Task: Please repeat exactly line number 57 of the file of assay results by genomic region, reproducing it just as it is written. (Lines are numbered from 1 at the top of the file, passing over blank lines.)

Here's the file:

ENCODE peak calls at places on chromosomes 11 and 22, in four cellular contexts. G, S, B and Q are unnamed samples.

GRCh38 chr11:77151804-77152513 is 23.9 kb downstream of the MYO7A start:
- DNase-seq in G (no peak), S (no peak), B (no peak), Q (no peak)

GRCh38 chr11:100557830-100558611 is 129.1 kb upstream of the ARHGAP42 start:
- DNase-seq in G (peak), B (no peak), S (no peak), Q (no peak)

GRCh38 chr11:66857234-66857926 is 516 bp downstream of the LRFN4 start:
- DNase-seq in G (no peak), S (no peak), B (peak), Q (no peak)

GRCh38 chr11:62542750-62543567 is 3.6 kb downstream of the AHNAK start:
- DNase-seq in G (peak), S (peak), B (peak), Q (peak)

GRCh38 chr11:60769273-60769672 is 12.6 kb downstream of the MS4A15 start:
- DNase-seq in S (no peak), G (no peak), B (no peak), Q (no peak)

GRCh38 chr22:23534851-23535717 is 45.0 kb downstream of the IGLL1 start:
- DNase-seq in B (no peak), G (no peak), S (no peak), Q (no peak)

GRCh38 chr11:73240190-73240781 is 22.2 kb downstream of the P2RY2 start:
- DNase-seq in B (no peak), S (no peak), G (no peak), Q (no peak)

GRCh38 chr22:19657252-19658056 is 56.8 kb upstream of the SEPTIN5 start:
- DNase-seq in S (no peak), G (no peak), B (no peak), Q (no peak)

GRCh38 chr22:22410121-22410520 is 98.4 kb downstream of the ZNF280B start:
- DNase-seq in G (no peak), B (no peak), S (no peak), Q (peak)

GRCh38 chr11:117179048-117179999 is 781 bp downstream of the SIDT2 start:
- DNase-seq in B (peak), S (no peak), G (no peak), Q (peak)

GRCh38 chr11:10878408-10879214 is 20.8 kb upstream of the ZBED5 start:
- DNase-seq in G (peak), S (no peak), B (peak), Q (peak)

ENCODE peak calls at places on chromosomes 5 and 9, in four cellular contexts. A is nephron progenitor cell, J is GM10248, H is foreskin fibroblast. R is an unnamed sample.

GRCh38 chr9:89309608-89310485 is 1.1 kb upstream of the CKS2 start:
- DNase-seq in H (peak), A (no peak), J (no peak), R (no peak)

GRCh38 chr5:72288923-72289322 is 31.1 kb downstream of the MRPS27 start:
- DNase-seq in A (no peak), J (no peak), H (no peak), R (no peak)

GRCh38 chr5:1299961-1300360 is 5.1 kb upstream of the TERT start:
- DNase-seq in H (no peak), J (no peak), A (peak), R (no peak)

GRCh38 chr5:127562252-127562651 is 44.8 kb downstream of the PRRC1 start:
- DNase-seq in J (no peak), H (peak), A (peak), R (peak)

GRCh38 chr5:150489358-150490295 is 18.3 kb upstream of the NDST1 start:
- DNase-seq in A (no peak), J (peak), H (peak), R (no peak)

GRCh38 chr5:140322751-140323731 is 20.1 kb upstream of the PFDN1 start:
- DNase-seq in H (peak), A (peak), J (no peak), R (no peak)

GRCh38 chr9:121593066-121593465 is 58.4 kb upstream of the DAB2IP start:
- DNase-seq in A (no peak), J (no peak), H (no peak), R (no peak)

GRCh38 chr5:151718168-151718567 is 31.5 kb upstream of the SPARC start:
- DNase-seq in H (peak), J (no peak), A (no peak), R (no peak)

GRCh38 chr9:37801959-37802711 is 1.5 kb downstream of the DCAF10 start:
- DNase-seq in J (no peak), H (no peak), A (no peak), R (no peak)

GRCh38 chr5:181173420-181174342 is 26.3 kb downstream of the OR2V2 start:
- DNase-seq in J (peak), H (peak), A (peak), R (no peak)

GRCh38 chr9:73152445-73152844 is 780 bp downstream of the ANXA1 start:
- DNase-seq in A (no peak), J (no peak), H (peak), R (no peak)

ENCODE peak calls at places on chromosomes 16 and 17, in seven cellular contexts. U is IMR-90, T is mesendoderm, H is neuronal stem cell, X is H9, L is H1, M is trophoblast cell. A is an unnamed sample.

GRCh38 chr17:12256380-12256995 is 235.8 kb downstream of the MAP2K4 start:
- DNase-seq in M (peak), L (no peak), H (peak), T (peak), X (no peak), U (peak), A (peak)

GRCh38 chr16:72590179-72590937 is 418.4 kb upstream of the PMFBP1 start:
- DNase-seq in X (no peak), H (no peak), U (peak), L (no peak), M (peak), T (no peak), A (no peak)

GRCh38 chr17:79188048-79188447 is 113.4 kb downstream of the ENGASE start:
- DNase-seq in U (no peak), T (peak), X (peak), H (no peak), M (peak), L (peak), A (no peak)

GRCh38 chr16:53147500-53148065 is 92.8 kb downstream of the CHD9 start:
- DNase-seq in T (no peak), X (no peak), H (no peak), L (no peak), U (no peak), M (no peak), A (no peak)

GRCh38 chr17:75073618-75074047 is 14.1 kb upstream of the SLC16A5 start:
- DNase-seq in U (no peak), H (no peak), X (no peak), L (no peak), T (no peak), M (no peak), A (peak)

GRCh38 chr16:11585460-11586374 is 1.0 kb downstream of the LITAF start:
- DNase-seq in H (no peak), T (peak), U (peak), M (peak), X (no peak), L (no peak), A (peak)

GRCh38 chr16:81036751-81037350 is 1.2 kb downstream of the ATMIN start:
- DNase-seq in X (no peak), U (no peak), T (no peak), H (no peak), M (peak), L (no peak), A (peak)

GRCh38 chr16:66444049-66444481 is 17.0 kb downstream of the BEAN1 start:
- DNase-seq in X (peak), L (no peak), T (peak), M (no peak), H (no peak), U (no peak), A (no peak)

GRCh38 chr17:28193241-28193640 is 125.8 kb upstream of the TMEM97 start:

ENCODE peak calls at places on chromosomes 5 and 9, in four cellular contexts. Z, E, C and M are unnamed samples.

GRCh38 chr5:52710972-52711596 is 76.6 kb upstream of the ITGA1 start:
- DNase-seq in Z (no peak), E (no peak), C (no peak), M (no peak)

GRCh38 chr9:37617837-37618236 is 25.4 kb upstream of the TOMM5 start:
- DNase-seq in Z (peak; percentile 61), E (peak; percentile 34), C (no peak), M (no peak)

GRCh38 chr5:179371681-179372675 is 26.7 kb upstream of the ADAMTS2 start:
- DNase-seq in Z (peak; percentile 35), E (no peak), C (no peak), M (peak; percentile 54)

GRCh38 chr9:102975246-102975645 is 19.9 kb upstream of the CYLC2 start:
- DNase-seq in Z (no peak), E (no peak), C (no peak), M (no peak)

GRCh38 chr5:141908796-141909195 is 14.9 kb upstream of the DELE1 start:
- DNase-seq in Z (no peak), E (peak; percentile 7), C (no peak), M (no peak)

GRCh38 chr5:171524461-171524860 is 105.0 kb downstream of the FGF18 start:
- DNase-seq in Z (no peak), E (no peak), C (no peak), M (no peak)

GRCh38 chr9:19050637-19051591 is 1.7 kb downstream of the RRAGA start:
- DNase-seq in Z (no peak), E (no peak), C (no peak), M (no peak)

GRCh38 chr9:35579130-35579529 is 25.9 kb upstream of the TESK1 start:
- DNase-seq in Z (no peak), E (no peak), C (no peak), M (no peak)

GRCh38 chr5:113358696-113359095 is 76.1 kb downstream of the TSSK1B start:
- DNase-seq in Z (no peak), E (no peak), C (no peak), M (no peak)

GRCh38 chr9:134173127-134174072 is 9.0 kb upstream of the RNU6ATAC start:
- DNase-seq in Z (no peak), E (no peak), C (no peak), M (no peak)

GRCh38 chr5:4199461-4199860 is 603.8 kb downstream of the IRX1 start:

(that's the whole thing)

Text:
- DNase-seq in U (no peak), H (no peak), X (no peak), L (no peak), T (no peak), M (no peak), A (peak)